All Ohio state patrol troopers to wear body cameras by May

Camera systems are also being installed in more than 1,200 cruisers

By Jeremy Pelzer

COLUMBUS, Ohio—All 1,500 Ohio State Highway Patrol troopers out on patrol will be outfitted with body cameras by next May, Gov. Mike DeWine and state law-enforcement officials announced Tuesday.

Camera systems are also being installed in more than 1,200 highway patrol cars, so each time troopers turn on their lights and sirens, their body cameras will automatically start recording – as will two additional cameras mounted on the dashboard and in the back seat, the officials said during a demonstration at the highway patrol’s training academy in Columbus.

The highway patrol will pay $15 million over the next five years from its operating budget to purchase and install the cameras, as well as buy data storage and cover other operational costs, according to a press release from DeWine’s office.

Under the Ohio State Highway Patrol’s camera system, the three cameras, when activated, will remain on until the traffic stop is over and the trooper turns them off via a computer tablet in the car, according to Lt. Nathan Dennis, a highway patrol spokesman. The cameras will still continue recording for a period even after the trooper turns them off.

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While an incident is still in progress, troopers will only be allowed to turn their body cameras off for short periods, such as during administrative conversations or when troopers use the bathroom, according to highway patrol officials. Before shutting off body cameras in such situations, each trooper will have to say out loud why they are turning off their camera, which records both video and audio.

State troopers in the Columbus district will be the first to receive body cameras by November 2021, followed by eight other highway patrol districts and highway patrol headquarters, according to a DeWine release. The Cleveland highway patrol district is set to get body cameras by February of 2022.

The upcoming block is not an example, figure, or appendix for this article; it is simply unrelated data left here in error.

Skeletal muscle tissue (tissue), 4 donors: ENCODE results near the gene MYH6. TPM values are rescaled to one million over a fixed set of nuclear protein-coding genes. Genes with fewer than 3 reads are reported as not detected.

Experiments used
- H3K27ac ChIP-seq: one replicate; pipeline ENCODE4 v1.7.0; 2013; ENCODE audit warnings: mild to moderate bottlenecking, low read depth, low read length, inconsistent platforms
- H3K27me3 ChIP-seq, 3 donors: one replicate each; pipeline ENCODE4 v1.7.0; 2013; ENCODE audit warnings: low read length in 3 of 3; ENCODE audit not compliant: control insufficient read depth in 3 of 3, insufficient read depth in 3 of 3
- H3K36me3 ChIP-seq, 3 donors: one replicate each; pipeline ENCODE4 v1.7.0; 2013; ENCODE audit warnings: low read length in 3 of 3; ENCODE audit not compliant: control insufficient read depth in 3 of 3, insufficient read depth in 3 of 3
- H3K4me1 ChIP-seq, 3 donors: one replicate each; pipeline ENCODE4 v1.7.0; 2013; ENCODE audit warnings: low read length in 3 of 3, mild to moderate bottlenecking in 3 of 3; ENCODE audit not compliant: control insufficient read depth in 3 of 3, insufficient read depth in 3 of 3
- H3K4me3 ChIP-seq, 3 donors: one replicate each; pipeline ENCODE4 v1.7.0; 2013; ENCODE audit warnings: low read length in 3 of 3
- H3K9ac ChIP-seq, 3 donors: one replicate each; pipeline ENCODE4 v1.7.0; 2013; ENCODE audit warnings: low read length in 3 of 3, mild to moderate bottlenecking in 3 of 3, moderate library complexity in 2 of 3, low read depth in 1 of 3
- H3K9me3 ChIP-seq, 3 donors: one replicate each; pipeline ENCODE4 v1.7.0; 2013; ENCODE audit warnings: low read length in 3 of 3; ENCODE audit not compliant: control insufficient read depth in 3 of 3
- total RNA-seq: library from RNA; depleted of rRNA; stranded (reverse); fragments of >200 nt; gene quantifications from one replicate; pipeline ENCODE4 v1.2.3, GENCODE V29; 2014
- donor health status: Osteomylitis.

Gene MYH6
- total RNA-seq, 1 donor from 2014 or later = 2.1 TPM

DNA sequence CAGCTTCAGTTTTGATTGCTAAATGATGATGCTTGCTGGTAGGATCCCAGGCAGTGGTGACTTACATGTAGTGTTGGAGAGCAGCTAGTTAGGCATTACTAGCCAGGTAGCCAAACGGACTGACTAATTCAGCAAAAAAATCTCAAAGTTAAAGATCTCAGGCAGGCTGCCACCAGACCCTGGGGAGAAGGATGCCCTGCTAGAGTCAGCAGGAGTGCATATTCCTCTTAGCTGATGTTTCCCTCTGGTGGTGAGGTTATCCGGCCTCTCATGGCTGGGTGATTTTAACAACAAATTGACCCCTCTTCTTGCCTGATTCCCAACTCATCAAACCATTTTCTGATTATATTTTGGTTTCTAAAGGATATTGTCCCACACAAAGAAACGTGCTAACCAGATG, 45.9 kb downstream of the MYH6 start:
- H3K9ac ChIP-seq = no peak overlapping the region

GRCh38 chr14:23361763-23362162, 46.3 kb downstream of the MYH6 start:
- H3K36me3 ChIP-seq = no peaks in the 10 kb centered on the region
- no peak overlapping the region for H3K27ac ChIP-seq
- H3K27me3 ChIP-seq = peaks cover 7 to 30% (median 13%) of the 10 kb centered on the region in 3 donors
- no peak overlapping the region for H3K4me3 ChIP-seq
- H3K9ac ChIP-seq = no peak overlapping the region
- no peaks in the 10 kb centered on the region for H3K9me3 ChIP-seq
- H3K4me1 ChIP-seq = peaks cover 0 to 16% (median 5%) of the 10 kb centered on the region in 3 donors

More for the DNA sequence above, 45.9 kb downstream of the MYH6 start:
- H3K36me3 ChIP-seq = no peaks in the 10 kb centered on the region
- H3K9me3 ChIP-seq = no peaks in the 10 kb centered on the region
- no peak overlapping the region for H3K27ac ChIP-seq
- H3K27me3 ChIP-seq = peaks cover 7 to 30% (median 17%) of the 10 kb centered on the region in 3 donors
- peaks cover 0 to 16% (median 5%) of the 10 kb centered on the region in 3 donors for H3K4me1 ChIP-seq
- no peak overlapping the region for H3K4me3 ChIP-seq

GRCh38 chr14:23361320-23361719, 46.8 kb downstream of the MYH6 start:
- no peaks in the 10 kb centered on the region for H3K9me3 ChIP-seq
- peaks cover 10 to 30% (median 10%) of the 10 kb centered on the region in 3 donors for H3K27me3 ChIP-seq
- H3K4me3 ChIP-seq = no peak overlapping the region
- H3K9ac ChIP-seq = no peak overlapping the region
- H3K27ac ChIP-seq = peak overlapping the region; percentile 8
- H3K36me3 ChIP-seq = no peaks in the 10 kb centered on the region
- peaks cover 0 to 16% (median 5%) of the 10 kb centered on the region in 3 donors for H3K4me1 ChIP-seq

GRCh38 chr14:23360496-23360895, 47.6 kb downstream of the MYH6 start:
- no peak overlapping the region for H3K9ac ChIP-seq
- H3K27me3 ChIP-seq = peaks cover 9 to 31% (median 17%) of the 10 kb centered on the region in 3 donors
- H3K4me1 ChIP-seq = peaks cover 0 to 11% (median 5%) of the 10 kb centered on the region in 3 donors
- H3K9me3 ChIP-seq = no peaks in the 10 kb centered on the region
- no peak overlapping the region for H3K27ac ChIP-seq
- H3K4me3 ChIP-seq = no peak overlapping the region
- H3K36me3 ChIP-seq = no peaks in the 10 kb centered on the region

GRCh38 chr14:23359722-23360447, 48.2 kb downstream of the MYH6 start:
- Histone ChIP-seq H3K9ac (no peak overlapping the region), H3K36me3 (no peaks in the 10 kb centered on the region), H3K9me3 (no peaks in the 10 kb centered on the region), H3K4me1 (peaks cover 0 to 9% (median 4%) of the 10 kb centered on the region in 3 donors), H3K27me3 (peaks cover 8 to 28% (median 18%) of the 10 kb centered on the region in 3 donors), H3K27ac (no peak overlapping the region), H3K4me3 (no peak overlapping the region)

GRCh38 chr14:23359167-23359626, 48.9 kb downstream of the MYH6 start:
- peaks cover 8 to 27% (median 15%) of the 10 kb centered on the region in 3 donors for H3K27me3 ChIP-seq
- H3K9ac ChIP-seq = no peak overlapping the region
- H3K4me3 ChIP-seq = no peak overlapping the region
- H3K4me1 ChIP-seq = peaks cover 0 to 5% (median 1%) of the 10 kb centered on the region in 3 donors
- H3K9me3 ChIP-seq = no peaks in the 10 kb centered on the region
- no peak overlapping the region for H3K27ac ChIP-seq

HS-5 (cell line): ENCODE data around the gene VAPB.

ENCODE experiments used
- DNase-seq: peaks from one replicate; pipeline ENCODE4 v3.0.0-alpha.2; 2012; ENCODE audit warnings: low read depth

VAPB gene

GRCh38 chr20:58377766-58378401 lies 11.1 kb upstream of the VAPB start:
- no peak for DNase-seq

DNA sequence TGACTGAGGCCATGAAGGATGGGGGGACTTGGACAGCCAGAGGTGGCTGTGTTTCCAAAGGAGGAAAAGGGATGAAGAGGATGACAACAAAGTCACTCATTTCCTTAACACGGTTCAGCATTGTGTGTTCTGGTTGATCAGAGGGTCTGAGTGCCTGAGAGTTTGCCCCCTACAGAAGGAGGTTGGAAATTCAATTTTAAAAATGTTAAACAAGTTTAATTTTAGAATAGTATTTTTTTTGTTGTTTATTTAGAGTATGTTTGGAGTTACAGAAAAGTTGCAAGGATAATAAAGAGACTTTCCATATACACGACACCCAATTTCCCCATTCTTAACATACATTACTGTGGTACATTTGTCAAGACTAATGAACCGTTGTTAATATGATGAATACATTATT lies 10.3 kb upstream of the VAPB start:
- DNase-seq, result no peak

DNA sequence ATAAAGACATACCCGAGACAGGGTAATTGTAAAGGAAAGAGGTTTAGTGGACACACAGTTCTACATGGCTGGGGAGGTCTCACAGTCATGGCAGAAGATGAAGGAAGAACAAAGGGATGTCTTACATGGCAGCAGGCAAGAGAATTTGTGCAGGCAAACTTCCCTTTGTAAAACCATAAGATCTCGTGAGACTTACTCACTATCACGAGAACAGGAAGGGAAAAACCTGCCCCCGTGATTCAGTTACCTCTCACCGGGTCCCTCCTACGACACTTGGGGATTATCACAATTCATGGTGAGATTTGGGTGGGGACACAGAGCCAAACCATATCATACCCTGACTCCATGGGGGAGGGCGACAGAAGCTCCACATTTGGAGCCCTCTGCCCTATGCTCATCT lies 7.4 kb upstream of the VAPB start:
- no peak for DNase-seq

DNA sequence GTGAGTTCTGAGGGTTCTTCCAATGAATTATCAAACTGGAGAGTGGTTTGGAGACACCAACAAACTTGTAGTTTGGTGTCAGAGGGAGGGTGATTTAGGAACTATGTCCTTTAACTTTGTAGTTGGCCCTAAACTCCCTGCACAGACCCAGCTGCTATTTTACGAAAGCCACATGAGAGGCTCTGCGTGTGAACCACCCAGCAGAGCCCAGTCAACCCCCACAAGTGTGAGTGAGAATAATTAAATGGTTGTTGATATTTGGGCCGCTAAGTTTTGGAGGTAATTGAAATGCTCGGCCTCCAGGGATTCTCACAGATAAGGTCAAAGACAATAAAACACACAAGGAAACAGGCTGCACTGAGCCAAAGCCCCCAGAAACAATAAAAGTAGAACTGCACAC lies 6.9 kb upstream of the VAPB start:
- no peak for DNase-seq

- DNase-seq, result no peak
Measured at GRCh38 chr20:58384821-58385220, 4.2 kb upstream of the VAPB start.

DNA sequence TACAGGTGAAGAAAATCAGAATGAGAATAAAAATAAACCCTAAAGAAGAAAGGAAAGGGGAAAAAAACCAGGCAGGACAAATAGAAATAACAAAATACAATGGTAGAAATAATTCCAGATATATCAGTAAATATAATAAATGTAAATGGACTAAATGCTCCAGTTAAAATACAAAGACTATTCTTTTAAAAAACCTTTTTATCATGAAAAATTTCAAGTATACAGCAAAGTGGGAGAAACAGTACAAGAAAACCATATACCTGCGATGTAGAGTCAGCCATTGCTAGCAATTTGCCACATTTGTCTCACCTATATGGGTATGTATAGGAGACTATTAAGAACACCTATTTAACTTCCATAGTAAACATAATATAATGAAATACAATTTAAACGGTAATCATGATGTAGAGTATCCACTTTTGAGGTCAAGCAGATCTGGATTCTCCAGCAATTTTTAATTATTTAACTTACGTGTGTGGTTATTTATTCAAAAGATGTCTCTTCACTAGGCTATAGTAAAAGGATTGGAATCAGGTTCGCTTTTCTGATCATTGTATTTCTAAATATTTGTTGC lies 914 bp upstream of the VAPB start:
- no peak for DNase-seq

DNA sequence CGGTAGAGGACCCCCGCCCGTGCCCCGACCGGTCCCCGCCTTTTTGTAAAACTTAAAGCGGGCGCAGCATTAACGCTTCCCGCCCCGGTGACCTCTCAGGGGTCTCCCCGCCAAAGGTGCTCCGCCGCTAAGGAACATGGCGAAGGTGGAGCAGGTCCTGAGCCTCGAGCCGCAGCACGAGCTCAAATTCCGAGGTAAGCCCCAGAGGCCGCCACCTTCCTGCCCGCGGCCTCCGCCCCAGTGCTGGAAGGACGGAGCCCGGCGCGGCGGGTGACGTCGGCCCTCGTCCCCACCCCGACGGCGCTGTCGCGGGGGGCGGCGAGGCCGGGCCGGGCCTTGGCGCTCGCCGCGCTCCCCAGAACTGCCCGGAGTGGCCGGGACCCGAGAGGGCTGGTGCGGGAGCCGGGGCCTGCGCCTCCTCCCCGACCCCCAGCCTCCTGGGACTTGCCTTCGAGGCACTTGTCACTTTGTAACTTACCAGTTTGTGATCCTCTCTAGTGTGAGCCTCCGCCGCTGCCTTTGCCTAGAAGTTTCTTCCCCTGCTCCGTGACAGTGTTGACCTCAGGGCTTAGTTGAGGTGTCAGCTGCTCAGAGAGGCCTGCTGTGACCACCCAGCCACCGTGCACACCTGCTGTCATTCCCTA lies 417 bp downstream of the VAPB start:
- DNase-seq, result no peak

Highway patrol troopers won’t have to wear cameras if they’re working desk jobs or doing duties that aren’t out in the field, according to patrol officials.

DeWine, a Greene County Republican, first called for state troopers to be outfitted with body cameras more than a year ago, as part of a package of police reforms he proposed in the wake of mass protests following the murder of George Floyd by Minneapolis police officer Derek Chauvin.

The governor, during a press conference at the patrol’s training academy, said body cameras “will be an important tool in community-police relations.”

“They will enhance public trust and give our citizens another reason to have confidence in the professionalism of the Ohio State Highway Patrol,” said DeWine, adding body cameras will also help provide detailed documentation of crash and crime scenes and provide evidence against drunk drivers and drug traffickers.

Body cameras, in general, have widespread support from both law-enforcement officers (for reasons such as that they protect officers from frivolous accusations) and members of the public (many of whom feel cameras deter and document police misconduct). Research has indicated that police departments that use body cameras have seen reductions in both police use of force and misconduct allegations against officers.

“We do not shy away from being transparent with the public,” said Col. Richard S. Fambro, the superintendent of the Highway Patrol. “This is how we build public trust with the communities that we serve throughout the state of Ohio.”

State troopers have used dashboard cameras for years. Fambro said the rollout of body cameras is an “enhancement” to the existing system.

Ohio is not one of the seven states that currently require all law-enforcement officers to wear body cameras while in the field. DeWine’s office estimated back in September that up to two-thirds of all law-enforcement agencies in the state — primarily smaller agencies — don’t have body cameras due to the price of equipment and video storage.

But DeWine also noted Tuesday that the current state budget provides a total of $10 million in grants for local police departments to purchase body cameras and pay for related expenses.

There have been a large number of applications for that grant money, DeWine said, indicating that there’s a “desire” by law enforcement to get cameras for their officers. The first round of grant recipients will be announced by the end of the year, according to the DeWine release.

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McClatchy-Tribune News Service

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